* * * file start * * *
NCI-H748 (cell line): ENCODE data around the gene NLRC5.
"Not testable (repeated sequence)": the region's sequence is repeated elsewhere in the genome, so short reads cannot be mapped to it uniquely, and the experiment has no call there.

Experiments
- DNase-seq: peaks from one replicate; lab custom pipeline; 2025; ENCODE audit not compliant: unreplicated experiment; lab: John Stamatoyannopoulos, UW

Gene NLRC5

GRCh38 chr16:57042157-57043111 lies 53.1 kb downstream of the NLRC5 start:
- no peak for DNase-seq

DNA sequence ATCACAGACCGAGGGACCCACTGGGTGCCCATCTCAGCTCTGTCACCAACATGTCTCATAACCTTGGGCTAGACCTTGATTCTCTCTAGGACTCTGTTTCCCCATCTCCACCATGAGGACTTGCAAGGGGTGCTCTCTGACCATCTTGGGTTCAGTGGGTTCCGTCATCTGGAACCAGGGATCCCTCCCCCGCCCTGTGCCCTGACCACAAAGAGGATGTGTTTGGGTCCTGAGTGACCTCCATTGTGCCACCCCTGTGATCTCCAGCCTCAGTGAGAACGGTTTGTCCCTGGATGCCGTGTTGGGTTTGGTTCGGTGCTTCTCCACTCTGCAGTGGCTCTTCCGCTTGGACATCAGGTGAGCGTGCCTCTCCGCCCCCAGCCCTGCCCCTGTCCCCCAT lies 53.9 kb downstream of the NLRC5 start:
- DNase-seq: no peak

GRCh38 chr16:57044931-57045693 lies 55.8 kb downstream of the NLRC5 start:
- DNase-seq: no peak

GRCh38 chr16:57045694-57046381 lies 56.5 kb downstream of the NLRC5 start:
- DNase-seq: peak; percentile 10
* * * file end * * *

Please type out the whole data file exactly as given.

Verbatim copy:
NCI-H748 (cell line): ENCODE data around the gene NLRC5.
"Not testable (repeated sequence)": the region's sequence is repeated elsewhere in the genome, so short reads cannot be mapped to it uniquely, and the experiment has no call there.

Experiments
- DNase-seq: peaks from one replicate; lab custom pipeline; 2025; ENCODE audit not compliant: unreplicated experiment; lab: John Stamatoyannopoulos, UW

Gene NLRC5

GRCh38 chr16:57042157-57043111 lies 53.1 kb downstream of the NLRC5 start:
- no peak for DNase-seq

DNA sequence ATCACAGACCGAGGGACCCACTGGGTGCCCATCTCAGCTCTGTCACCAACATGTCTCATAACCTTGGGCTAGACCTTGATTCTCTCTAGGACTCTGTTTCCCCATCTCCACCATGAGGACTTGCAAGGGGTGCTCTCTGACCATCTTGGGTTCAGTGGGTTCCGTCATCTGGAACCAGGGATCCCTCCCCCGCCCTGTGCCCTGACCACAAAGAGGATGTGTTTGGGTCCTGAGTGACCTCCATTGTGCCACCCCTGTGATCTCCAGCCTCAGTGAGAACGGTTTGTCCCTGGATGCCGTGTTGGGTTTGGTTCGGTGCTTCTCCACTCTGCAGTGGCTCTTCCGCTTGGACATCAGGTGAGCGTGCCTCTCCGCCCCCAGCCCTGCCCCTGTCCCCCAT lies 53.9 kb downstream of the NLRC5 start:
- DNase-seq: no peak

GRCh38 chr16:57044931-57045693 lies 55.8 kb downstream of the NLRC5 start:
- DNase-seq: no peak

GRCh38 chr16:57045694-57046381 lies 56.5 kb downstream of the NLRC5 start:
- DNase-seq: peak; percentile 10